In Japan, the Nikkei share average bounced back on Thursday, with steelmakers leading the gains.

The Nikkei 225 index rose 0.71 per cent to 23,300.09, back above the 25-day moving average of 23,275, a key technical level.

The broader Topix gained 0.48 per cent to 1,711.41, just shy of the 13-1/2-month high of 1,719.57 hit late last month.

South Korea's Seoul stock market’s main KOSPI ended down 8.15 points, or 0.39 per cent, at 2,060.74, marking its third straight session of declines.\

Across the region, MSCI's broadest index of Asia-Pacific shares outside Japan gained 0.5 per cent.

Europe

European shares to follow with a slightly firmer open, with the pan-regional Euro Stoxx 50 futures and London's FTSE futures rising 0.1 per cent in early trade.

The pan-European STOXX 600 index closed down 0.13 per cent, while the STOXX 50E benchmark was up 0.2 per cent on Thursday.

The blue-chip FTSE 100 index was down 0.1 per cent, while the more domestically focused mid-cap index, the FTSE 250, was flat.

The best performer among blue chips was Burberry. Like much of the European luxury sector, Burberry was boosted by a report that French group Kering had expressed interest in a potential takeover of Italy's Moncler.

Burberry was up 3.5 per cent while European peers Moncler, LVMH, Kering and Hugo Boss also gained, with Moncler's 9.2 per cent jump leading the pack.

North America

US President Trump again reiterated on Thursday that talks with China were "going well" and he said something could happen regarding tariffs on 15 December, "but we're not discussing that."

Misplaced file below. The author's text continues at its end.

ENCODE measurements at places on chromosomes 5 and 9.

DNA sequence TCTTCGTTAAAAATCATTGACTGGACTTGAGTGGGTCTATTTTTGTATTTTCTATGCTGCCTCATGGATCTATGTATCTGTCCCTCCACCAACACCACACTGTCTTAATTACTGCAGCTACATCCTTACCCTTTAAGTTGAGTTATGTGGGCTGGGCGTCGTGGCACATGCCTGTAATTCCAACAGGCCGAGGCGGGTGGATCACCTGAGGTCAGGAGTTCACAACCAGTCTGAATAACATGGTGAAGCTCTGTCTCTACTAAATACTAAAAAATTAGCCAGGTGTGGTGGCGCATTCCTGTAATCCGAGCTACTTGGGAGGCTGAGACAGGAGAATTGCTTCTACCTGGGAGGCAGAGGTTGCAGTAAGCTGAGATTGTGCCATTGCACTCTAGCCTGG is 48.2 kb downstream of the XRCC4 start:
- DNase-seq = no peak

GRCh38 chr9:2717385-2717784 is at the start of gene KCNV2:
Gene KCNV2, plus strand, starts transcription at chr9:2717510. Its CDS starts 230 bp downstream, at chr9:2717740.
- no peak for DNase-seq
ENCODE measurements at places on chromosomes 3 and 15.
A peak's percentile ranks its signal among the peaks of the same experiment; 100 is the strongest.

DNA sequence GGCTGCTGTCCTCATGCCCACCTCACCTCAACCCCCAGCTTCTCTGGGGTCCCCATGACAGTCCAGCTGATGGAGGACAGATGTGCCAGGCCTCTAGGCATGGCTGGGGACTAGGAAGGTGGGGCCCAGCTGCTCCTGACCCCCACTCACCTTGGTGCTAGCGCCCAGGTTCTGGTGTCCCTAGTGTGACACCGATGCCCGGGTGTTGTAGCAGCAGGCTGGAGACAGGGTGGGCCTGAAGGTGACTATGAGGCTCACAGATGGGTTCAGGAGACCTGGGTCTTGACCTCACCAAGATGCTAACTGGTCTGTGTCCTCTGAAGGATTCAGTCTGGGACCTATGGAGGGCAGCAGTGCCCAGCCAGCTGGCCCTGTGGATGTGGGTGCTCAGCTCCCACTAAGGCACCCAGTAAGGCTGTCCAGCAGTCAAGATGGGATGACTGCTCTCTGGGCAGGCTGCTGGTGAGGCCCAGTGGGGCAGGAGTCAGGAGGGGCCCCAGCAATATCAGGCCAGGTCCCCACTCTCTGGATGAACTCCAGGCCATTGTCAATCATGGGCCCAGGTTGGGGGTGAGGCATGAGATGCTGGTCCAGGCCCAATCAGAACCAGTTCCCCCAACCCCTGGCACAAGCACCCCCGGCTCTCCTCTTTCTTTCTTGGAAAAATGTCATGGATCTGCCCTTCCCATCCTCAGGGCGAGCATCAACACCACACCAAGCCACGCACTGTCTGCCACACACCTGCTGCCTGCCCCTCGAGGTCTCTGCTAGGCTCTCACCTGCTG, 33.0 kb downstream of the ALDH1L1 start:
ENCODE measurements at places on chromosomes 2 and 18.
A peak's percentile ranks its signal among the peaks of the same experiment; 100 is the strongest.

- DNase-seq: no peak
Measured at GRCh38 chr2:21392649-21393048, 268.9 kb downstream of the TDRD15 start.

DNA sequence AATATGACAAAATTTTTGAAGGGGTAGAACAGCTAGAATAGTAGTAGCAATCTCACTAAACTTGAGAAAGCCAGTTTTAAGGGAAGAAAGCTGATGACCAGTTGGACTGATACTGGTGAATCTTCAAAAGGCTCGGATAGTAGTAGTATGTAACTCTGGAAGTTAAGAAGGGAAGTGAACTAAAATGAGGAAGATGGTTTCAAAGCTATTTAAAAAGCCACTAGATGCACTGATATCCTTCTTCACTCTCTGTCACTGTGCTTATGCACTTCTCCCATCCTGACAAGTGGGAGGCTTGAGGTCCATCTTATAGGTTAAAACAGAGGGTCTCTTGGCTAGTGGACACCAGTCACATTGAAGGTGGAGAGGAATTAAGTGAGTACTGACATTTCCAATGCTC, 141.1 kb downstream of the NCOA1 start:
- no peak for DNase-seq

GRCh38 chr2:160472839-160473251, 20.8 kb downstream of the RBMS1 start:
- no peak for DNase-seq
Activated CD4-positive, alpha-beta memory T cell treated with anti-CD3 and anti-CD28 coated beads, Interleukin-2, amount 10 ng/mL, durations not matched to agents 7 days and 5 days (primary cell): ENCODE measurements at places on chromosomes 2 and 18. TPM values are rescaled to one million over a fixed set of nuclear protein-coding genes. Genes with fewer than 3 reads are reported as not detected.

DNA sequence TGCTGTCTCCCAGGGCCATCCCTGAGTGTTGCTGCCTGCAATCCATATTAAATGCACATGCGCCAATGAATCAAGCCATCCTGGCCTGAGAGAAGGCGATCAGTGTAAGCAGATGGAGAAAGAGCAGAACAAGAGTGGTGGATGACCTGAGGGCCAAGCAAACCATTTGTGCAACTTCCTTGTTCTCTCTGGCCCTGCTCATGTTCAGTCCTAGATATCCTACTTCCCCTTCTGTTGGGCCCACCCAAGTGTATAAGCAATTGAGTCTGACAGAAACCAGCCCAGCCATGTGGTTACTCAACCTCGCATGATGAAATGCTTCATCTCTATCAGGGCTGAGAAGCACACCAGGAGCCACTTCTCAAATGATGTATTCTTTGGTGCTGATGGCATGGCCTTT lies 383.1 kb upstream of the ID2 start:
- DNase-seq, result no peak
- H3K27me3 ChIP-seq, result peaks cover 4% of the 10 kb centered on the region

Trump also said the United States may take action on trade with countries that are not contributing enough to the North Atlantic Treaty Organisation. US tariffs on about $156 billion of Chinese imports that are set to begin on 15 December, and Trump suggesting he would slap tariffs on French imports, have created uncertainty.

On Wall Street, the Dow Jones Industrial Average rose 26.74 points, or 0.1 per cent, to 27,676.52.

The S&P 500 gained 4.48 points, or 0.14 per cent, to 3,117.24 and the Nasdaq Composite added 2.88 points, or 0.03 per cent, to 8,569.55.

US economic reports countered data earlier this week that showed manufacturing activity contracted for a fourth straight month in November, a slowdown in growth in the services sector and a drop in construction spending in October.

Tech stocks led all three major US stock averages marginally into the black following upbeat statements from President Trump and Treasury Secretary Steven Mnuchin that the US-China trade negotiations are “on track” and “going well.”

Volatility returned to markets in recent days, amid conflicting reports on whether the world’s two largest economies would be able to arrive at an agreement before mid- December.
Materials stocks were the biggest winners, while energy suffered the largest percentage drop.

Economic data showed a shrinking trade deficit, a drop in jobless claims and a rebound in factory orders, suggesting a still-robust, if slowing, US economy.
Investors now look to Friday’s employment report from the US Labor Department, which is expected to show nonfarm payrolls increased by 180,000 in November.

is senior editor for Morningstar Australia